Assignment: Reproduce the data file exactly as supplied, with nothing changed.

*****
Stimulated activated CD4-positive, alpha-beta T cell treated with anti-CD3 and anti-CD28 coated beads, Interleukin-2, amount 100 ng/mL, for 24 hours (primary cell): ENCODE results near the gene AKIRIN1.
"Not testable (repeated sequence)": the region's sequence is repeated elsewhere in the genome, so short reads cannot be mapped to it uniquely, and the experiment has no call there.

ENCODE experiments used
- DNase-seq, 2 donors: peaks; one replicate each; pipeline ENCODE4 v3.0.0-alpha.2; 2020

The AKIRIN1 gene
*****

Stimulated activated CD4-positive, alpha-beta T cell treated with anti-CD3 and anti-CD28 coated beads, Interleukin-2, amount 100 ng/mL, for 24 hours (primary cell): ENCODE results near the gene AKIRIN1.
"Not testable (repeated sequence)": the region's sequence is repeated elsewhere in the genome, so short reads cannot be mapped to it uniquely, and the experiment has no call there.

ENCODE experiments used
- DNase-seq, 2 donors: peaks; one replicate each; pipeline ENCODE4 v3.0.0-alpha.2; 2020

The AKIRIN1 gene